Thursday, June 25, 2015

Gorse – Twisting Nature

Life is full of accidents.  Some are big, most are small.  Sometimes they are unfortunate, like that time you were finally at the Motley Crue concert, and literally as you were stepping out of your car, you sharted yourself in a major way.  Like, your two options were to brave the venue restroom and try to clean yourself up, or spend the rest of the night knowing you can't sit down and everyone within a few feet of you is going to wonder what that smell is.

Then there are the happy accidents, like stumbling across a band and album you love.  Which is the case with me and this album.  I was searching for some music for my radio show and found this album because it happened to be free on Bandcamp.  I listened to it, and then I listened some more, and then just to make sure I got it right, I listened again.

Gorse are a little hard to pin down in terms of musical styles, and that is one of the things I like very much about them.  There are some lovely psychedelic tinges and twinges laced throughout their tunes.  There is some doom, things get a little stoner-ish due to the song lengths and the drone which they manage to get going on some of their songs.  There are all kinds of little flashes that put you in mind of another band or a certain song, but most of what they do is unique and definitely their own.  I like that they know what they are doing well enough that they can take different elements and make them totally their own.

Album opener “The Last Battle” starts things off with a free form feeling freakout that leaves you thinking that you have no idea what you are in for.  “Isandlwana” coalesces that freakout into a solid song that moves between light and heavy, with some nice groove in the heavy parts.  “Suspension of Belief” feels spacey and dreamy despite the heaviness that the band brings to the song.  “Tunnel Visions” is one of my favorites on the album.  There are some very cool psychedelic touches in this one, and there is more of a groove rather than a drone feel as well.  “Humpback” comes along and reverses that, with its repeating riff figures and hypnotic vocal lines.  It is easy to nod along with and get that feeling of drifting off and flowing with the music.  And then “Funeral Jazz” comes along to wrap things up, feeling slightly dirgey and definitely flowing freely like good jazz.  That's when you find yourself wanting to take the ride again, so you fire up the album for another listen.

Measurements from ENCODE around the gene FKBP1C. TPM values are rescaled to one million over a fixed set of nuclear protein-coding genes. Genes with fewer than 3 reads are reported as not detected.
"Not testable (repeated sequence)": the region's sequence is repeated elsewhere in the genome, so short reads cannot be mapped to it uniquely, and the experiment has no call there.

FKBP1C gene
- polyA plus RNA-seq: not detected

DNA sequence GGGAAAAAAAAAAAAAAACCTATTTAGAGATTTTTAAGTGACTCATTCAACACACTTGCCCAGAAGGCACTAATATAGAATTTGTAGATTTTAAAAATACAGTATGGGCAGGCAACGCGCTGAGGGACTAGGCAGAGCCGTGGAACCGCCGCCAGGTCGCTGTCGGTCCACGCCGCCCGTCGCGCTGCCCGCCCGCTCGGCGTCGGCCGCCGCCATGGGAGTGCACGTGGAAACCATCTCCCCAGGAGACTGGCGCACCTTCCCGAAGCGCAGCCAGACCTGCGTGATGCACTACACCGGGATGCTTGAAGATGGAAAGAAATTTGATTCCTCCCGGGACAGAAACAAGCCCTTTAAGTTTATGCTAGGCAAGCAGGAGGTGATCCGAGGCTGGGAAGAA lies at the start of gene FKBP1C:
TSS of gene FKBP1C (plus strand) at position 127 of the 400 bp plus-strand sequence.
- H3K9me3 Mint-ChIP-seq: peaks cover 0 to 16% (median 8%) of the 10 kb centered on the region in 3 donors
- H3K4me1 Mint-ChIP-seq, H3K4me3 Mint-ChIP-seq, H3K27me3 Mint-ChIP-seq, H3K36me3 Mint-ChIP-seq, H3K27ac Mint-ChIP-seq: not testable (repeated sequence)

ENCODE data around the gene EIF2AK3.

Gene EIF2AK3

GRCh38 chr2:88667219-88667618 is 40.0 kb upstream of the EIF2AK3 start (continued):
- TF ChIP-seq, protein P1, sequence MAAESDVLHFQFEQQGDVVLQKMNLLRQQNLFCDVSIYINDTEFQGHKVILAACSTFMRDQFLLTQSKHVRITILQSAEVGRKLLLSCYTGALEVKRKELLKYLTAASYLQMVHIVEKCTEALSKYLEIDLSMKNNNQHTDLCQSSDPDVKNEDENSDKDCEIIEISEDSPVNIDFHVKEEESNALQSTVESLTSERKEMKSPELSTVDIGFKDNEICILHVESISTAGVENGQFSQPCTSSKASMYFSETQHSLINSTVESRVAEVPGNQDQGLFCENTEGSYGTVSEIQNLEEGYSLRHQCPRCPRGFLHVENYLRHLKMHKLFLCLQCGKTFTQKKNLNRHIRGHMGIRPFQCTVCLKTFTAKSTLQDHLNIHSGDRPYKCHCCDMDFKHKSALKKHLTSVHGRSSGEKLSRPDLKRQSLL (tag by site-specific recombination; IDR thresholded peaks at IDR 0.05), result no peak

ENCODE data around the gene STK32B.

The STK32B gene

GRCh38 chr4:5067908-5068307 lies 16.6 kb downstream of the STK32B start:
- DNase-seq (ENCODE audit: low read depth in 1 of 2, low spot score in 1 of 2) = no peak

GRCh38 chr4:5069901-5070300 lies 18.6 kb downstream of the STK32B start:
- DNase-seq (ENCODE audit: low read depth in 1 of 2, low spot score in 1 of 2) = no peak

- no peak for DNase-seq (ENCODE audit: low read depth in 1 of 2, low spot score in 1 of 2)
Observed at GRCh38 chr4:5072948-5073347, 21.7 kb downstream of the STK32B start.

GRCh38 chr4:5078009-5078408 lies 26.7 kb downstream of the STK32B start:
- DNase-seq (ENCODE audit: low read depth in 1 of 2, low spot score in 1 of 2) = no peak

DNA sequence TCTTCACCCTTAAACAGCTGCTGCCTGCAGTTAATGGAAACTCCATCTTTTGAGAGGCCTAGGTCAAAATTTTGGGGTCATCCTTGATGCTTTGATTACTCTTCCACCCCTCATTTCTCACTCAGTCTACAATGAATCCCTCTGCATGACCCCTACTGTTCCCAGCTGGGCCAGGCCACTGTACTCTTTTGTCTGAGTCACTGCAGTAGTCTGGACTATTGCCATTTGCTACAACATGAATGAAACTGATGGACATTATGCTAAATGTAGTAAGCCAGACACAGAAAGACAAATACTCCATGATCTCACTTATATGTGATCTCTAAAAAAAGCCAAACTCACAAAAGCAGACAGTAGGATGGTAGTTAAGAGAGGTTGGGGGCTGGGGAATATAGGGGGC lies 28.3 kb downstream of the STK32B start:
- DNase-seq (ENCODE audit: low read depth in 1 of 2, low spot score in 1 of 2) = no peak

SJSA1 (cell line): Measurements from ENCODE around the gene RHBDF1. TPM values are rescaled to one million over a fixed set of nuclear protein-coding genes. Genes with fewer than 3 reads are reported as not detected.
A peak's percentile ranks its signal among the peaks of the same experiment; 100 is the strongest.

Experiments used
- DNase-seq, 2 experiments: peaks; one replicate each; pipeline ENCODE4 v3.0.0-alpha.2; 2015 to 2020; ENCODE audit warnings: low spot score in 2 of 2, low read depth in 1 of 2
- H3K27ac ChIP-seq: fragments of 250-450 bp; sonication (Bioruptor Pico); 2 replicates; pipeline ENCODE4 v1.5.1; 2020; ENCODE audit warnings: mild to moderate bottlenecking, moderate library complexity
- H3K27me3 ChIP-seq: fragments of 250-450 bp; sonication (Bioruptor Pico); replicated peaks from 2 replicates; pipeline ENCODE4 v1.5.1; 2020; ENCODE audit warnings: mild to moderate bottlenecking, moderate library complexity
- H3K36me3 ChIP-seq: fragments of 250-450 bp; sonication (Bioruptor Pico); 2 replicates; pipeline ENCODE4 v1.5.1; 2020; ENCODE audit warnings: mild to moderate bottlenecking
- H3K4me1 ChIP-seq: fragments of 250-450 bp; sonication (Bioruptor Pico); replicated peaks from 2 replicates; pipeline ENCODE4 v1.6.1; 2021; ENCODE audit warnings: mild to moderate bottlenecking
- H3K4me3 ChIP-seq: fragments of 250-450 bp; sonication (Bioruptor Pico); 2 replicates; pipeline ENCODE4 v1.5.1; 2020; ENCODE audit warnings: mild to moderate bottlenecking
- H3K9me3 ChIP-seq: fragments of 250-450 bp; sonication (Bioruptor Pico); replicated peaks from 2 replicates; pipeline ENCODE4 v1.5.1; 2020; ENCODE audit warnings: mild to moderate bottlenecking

Like all good albums, this one draws you in and captivates your pleasure centers.  It hits your brain in a way that makes you want to experience it over and over, and as you do so you notice new things in every song that make you listen more.  It's a wonderful listening experience that I would recommend to all of you. 

Oh and that Motley Crue story?  Totally wasn't me.


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